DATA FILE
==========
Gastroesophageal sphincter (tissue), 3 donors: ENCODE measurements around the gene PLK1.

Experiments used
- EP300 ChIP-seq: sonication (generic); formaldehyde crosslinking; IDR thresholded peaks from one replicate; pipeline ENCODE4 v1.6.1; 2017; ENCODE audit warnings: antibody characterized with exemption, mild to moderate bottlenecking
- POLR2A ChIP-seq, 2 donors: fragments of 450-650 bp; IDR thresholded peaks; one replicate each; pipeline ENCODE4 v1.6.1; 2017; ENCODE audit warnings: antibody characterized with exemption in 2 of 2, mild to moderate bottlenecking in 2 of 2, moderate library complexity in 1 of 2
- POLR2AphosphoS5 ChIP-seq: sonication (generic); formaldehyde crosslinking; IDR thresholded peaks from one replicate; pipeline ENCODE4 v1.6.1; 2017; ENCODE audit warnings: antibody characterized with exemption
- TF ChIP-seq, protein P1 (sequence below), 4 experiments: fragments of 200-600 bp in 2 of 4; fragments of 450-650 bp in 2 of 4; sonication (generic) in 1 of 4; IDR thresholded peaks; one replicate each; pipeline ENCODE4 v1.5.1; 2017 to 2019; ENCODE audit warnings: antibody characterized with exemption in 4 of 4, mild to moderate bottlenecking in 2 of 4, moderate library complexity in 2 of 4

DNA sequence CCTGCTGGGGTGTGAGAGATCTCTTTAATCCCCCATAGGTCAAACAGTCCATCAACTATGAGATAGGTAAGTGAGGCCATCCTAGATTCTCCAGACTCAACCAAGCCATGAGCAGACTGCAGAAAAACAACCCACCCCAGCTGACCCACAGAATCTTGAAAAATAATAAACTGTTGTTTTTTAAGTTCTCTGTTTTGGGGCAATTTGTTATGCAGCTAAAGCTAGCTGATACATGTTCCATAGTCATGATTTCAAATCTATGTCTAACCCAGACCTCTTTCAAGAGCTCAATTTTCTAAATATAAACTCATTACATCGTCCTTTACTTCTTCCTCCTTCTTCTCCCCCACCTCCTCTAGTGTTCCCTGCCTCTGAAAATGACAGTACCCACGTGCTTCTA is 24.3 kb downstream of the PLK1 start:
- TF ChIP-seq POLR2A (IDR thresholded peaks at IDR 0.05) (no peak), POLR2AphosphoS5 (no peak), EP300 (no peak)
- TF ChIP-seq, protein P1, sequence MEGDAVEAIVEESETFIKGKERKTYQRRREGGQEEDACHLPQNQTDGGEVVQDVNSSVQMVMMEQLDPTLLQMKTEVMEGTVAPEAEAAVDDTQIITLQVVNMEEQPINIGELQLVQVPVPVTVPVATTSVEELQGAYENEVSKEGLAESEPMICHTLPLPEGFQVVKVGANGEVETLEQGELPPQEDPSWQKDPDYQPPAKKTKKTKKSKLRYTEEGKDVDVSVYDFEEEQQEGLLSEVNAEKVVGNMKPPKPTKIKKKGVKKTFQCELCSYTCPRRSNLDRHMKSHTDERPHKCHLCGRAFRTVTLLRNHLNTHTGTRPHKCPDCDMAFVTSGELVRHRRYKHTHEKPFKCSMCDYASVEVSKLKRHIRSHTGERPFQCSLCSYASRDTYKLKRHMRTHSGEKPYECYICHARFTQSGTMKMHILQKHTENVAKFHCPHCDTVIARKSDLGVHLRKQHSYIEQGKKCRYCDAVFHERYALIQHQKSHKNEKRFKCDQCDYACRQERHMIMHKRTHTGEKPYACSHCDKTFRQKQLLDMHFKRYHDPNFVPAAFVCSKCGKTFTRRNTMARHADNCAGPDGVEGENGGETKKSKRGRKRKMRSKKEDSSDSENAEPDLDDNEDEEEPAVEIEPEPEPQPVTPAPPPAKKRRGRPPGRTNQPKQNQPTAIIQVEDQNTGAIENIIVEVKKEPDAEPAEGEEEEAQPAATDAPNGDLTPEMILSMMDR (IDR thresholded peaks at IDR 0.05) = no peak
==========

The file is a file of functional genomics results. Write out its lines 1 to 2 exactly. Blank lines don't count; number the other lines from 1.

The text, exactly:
Gastroesophageal sphincter (tissue), 3 donors: ENCODE measurements around the gene PLK1.

Experiments used